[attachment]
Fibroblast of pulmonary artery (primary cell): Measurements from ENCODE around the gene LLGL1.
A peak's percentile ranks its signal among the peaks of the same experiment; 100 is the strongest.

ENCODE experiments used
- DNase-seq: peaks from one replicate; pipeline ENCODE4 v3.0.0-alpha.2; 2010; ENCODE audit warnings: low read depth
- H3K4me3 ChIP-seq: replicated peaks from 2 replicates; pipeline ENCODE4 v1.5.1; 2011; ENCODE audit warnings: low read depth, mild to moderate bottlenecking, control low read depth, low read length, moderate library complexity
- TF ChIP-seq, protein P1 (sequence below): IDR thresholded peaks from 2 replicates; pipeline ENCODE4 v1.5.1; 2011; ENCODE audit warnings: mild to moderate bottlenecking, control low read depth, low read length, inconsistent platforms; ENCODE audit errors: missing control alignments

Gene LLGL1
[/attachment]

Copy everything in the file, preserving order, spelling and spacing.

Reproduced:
Fibroblast of pulmonary artery (primary cell): Measurements from ENCODE around the gene LLGL1.
A peak's percentile ranks its signal among the peaks of the same experiment; 100 is the strongest.

ENCODE experiments used
- DNase-seq: peaks from one replicate; pipeline ENCODE4 v3.0.0-alpha.2; 2010; ENCODE audit warnings: low read depth
- H3K4me3 ChIP-seq: replicated peaks from 2 replicates; pipeline ENCODE4 v1.5.1; 2011; ENCODE audit warnings: low read depth, mild to moderate bottlenecking, control low read depth, low read length, moderate library complexity
- TF ChIP-seq, protein P1 (sequence below): IDR thresholded peaks from 2 replicates; pipeline ENCODE4 v1.5.1; 2011; ENCODE audit warnings: mild to moderate bottlenecking, control low read depth, low read length, inconsistent platforms; ENCODE audit errors: missing control alignments

Gene LLGL1